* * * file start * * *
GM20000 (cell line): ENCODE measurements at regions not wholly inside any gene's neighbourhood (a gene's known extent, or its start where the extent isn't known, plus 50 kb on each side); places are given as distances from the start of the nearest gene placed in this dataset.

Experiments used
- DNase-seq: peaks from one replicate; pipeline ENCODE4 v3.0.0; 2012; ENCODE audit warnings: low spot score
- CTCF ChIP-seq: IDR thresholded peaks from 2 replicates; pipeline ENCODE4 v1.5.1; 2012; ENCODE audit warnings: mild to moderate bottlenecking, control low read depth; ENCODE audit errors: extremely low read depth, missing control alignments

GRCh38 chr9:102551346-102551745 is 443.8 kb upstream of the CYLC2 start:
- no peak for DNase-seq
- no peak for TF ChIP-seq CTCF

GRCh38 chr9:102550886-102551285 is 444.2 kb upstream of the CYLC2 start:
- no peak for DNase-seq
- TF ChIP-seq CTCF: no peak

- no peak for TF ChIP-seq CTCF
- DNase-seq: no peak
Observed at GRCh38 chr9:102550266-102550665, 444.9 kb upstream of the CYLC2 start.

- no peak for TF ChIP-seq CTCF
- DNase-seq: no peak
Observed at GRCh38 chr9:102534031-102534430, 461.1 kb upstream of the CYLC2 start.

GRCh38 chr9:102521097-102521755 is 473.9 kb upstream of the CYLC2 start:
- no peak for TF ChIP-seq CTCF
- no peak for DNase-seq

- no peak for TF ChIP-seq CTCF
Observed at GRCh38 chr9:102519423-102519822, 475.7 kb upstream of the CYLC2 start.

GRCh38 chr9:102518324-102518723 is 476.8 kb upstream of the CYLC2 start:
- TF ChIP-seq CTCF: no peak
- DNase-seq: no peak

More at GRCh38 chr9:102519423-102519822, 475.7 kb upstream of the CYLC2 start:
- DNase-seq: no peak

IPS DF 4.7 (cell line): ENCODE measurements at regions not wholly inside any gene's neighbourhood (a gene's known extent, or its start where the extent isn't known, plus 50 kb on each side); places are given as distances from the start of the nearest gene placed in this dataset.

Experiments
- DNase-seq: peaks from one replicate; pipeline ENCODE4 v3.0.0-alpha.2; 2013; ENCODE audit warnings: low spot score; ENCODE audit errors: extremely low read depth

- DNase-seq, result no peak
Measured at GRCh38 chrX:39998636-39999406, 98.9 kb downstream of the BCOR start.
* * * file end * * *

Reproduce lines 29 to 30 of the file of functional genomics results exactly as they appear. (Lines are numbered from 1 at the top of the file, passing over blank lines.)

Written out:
- DNase-seq: peaks from one replicate; pipeline ENCODE4 v3.0.0-alpha.2; 2013; ENCODE audit warnings: low spot score; ENCODE audit errors: extremely low read depth

- DNase-seq, result no peak